Mentoring has played a new role in the past year. We’ve seen that first hand from our customers. In times when anxieties about career paths have been replaced with fears about just retaining a job at all, mentors and mentees have been support systems, positive influences and, sometimes, even therapists.
In order to make sure your mentoring relationships are prepared for what’s to come and continue on a high note, we offer these mentoring best practices:
Be an Initiator
Mentoring whether virtual or in-person has always required a level of intentionality and accountability to succeed. With social distancing in effect, these things are more important than ever. If you want to discuss something with your mentor, add it to your agenda. If you want to change the way you’re connecting with your mentee, make the request. If you want to receive an introduction to another person in your networks, make the ask.
A mentoring relationship is not a passive arrangement. Together, mentor and mentee should be deciding what to focus on in their connection, so that both parties feel they are getting true value.
Meet Your Partner Where They Are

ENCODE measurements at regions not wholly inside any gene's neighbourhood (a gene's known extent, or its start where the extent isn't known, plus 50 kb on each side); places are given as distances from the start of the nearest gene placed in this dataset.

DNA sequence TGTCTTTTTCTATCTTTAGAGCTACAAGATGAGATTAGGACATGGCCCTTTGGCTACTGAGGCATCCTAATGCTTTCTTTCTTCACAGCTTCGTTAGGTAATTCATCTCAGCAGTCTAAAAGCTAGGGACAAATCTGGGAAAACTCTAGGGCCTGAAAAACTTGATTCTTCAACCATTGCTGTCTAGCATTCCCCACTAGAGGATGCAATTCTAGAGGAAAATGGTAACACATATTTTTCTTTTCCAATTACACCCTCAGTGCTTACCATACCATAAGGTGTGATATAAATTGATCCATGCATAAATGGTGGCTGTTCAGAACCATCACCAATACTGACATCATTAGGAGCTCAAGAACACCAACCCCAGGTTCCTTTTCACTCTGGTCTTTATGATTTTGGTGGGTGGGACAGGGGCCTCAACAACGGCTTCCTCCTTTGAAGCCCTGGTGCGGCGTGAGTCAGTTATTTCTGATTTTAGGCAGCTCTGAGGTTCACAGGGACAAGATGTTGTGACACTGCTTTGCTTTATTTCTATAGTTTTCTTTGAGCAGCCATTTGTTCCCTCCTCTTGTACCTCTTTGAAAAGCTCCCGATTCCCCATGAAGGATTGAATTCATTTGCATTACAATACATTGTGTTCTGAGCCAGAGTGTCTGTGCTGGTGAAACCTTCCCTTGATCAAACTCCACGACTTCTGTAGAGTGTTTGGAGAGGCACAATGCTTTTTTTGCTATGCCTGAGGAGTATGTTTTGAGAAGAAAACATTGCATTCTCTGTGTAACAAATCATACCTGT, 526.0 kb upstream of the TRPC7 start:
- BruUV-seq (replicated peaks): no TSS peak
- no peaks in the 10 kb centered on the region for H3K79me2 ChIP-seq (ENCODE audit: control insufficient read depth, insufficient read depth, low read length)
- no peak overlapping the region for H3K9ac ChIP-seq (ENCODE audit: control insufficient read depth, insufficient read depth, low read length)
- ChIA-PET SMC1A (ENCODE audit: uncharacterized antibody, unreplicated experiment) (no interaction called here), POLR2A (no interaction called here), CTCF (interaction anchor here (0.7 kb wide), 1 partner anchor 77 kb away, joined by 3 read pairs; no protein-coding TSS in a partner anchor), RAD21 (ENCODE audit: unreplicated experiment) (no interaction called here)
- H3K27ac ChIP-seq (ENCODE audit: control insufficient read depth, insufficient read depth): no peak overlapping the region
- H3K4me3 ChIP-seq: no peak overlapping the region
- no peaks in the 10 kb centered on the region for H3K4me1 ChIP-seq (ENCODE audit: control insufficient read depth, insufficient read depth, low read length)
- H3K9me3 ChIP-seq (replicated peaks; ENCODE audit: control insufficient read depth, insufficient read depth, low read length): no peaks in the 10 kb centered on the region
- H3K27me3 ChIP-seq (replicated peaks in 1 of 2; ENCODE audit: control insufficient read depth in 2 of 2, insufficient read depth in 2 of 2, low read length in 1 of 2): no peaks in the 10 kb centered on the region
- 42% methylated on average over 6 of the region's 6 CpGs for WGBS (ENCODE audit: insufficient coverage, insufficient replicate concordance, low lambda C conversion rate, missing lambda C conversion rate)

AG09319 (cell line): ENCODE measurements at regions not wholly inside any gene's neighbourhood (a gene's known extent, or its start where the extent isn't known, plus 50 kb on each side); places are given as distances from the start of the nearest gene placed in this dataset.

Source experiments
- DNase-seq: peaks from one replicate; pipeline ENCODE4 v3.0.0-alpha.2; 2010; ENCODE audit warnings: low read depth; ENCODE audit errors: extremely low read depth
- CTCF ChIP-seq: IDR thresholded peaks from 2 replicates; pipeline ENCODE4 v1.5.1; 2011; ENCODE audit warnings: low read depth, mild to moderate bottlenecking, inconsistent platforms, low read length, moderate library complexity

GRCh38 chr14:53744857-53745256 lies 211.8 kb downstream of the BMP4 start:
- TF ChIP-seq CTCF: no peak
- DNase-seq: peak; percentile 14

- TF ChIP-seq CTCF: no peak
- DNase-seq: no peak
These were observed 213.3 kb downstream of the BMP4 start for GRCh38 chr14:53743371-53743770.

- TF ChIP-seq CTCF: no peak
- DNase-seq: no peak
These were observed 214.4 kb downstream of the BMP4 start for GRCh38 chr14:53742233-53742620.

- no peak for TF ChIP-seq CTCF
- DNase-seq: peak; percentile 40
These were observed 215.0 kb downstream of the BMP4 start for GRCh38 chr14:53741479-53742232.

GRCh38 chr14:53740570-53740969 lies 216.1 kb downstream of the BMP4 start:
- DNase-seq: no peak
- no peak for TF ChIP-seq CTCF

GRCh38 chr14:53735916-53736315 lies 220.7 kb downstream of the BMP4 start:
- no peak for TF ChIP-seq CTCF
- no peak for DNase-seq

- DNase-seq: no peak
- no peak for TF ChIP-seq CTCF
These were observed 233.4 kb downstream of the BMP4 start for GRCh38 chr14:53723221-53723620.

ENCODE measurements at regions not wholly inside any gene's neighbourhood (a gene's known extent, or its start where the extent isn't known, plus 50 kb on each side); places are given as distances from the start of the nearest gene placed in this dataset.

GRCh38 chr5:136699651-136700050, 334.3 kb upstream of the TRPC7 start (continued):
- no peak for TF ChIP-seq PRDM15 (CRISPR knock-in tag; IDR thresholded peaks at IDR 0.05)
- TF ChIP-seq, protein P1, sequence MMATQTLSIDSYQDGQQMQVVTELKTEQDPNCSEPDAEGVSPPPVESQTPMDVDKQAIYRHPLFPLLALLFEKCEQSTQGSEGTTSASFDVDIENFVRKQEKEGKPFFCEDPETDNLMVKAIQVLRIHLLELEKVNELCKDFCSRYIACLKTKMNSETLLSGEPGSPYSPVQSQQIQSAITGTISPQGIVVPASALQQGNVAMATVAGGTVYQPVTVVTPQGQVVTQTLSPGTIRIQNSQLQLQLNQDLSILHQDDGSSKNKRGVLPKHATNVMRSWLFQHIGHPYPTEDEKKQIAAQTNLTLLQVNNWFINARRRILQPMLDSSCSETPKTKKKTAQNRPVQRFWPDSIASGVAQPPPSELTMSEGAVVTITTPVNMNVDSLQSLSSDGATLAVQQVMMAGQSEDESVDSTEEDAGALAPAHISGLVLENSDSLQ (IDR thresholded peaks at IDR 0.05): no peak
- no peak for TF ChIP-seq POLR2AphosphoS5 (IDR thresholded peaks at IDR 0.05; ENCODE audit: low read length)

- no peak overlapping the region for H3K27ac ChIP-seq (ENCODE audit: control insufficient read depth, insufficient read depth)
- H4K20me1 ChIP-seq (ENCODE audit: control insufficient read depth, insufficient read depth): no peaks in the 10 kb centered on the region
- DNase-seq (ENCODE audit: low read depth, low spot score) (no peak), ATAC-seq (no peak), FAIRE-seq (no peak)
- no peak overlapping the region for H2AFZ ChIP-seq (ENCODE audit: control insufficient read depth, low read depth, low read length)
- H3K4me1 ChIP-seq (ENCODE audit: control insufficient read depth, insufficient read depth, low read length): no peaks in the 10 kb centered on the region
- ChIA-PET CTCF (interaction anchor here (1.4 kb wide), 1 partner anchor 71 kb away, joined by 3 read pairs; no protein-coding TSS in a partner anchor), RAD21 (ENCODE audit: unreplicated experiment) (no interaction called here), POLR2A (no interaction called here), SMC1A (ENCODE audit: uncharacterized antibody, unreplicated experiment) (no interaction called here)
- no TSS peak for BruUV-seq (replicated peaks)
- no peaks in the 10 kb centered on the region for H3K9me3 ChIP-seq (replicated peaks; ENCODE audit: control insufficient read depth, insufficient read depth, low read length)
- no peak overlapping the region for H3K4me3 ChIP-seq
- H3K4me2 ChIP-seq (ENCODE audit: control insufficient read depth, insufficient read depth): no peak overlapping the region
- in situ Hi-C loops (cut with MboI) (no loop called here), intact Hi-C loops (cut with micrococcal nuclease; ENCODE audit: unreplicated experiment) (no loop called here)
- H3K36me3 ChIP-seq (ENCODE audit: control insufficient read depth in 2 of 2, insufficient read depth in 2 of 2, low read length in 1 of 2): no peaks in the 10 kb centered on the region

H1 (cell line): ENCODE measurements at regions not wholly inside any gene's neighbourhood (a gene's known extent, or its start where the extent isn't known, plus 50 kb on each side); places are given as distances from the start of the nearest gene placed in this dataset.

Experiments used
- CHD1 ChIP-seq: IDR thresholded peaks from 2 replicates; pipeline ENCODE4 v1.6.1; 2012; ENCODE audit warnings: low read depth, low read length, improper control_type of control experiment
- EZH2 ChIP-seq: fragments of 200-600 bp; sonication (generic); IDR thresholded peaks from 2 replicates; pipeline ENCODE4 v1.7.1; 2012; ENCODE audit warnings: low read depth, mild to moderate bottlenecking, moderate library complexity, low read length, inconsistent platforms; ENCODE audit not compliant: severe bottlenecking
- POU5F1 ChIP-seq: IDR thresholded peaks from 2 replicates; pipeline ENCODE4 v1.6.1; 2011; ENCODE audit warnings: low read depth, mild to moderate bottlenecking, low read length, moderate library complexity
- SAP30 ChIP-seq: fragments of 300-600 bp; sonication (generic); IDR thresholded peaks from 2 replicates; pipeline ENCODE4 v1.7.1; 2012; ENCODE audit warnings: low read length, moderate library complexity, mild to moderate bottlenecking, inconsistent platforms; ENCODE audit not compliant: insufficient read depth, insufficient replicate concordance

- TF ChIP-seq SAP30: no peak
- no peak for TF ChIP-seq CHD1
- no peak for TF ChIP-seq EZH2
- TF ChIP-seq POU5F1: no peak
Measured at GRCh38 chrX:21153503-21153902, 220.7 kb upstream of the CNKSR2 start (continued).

Mentoring relationships don’t have to be all business. Sometimes, a meeting needs to be a place where a person can blow off steam, act goofy or be vulnerable. Whether you’re a mentor or mentee, check in with your partner and make sure you understand their needs and are providing that space and level of understanding.
This goes for meeting times and modes. As the holidays come, schedules change and pandemic restrictions remain, revisit the cadence of your meetings, as well as the tools you’re using to engage in those meetings. Reaffirm together that these things still work for your relationship, or decide that adjustments need to be made in order to better meet personal needs and bandwidths.
Reassess Your Goals
The goals you had last January or February might look very different from the world you know now. Revisit why you got into your mentoring relationship in the first place. Adjust your milestones to meet your new normal. And discuss these adjustments with your mentor or mentee. Together, you can help each other create new aspirations and opportunities for the year ahead.
It can be tough to stay focused and committed to your mentoring goals at any time, but especially during the ups and downs of 2020. Cut yourself some slack, and then reignite your commitment to mentoring in a way that best serves you in your new normal. Mentoring is what you make of it and what you put into it. Determine what will serve you best in the coming six months or a year, and establish with your partner the steps (big or small) you’ll need to take in order to get there.